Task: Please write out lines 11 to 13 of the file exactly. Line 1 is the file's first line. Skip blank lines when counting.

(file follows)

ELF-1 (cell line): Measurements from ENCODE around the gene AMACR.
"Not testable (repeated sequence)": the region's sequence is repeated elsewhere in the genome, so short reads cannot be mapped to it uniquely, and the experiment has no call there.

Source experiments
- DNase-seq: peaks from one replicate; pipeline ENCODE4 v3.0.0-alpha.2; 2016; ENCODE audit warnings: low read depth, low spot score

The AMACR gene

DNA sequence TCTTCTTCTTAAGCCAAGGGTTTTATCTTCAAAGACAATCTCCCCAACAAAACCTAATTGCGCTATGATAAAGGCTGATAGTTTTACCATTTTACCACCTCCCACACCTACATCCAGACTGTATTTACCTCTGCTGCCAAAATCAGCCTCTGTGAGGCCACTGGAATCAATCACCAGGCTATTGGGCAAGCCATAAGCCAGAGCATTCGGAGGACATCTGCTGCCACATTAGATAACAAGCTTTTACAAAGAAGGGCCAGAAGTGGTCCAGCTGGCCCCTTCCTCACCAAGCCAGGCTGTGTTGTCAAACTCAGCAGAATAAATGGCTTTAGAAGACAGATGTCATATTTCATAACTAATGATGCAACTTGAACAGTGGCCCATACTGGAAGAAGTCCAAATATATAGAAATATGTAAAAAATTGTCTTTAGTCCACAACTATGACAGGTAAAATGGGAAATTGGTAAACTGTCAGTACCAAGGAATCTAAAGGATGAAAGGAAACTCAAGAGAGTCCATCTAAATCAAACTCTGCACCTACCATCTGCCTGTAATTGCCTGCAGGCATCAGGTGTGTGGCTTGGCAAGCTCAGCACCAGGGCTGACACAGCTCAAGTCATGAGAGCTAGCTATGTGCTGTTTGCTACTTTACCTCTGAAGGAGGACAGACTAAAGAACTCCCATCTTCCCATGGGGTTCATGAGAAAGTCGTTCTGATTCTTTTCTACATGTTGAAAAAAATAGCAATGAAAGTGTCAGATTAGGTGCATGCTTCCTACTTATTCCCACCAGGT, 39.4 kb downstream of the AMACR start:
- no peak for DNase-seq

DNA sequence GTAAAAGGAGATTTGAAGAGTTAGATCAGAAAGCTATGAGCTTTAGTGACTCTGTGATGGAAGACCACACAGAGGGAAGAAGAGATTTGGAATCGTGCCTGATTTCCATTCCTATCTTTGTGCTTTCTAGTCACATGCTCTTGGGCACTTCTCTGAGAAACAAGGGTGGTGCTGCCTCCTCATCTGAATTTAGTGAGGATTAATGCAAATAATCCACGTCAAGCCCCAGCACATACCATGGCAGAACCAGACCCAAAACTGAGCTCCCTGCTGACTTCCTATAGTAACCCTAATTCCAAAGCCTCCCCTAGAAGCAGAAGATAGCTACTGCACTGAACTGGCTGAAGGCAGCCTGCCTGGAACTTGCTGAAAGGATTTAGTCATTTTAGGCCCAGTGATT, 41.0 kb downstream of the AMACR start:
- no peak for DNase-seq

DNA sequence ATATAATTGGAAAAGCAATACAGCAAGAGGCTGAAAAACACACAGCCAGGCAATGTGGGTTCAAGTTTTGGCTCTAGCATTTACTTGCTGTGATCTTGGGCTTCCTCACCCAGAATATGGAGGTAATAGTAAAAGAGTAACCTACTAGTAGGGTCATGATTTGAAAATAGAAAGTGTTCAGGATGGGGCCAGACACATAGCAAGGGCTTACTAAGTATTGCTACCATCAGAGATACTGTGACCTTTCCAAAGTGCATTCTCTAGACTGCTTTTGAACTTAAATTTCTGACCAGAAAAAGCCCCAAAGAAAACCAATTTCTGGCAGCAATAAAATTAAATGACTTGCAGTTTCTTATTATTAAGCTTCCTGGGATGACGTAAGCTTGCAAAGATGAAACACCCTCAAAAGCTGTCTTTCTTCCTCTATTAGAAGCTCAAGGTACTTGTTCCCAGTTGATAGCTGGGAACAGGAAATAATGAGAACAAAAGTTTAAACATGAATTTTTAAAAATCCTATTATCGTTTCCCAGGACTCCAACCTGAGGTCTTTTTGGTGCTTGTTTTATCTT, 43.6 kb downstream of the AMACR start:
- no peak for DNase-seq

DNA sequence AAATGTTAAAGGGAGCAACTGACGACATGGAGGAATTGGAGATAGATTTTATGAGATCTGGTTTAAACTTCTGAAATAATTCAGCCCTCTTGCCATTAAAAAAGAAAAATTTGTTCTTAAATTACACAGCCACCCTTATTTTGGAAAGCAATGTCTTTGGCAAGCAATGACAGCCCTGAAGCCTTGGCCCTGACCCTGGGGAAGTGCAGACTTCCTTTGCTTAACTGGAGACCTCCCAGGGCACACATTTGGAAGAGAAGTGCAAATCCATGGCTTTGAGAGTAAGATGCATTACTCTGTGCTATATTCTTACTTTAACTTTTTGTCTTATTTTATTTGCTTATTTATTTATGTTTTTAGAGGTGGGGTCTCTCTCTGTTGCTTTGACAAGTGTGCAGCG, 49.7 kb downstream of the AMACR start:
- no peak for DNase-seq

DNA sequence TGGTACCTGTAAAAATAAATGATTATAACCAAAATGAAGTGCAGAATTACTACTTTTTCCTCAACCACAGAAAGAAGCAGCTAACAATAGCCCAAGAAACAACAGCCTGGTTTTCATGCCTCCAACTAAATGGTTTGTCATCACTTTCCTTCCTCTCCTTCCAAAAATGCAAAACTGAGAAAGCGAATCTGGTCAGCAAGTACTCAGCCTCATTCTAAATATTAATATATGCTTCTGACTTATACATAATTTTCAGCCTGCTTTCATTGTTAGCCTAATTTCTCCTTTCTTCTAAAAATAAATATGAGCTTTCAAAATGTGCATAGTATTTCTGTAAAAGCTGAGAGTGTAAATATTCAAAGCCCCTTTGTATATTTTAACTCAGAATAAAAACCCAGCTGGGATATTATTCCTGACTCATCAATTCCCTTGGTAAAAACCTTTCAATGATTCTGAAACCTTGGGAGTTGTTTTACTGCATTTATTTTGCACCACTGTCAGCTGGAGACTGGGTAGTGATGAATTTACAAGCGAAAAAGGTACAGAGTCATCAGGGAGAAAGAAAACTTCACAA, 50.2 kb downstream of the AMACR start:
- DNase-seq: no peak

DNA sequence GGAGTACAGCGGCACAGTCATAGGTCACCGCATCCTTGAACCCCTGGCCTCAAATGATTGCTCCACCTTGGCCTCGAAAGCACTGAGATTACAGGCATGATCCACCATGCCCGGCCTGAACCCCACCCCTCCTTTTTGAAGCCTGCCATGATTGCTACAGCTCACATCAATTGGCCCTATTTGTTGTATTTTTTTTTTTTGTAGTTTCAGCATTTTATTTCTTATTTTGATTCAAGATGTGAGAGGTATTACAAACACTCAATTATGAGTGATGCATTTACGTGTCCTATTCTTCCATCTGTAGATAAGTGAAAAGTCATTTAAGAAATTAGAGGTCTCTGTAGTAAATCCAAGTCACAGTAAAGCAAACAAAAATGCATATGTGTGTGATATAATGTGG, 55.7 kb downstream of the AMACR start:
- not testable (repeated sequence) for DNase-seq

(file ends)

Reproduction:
- no peak for DNase-seq

DNA sequence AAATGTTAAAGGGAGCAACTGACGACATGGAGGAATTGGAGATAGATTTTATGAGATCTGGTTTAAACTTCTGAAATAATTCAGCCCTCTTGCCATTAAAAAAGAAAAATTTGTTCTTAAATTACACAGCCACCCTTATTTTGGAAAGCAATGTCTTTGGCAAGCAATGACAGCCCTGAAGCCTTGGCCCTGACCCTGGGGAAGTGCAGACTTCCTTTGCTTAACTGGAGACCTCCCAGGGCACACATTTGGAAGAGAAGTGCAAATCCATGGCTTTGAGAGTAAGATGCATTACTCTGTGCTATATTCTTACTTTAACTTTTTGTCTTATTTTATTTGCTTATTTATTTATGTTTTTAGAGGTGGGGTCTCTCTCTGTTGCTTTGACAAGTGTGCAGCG, 49.7 kb downstream of the AMACR start:
- no peak for DNase-seq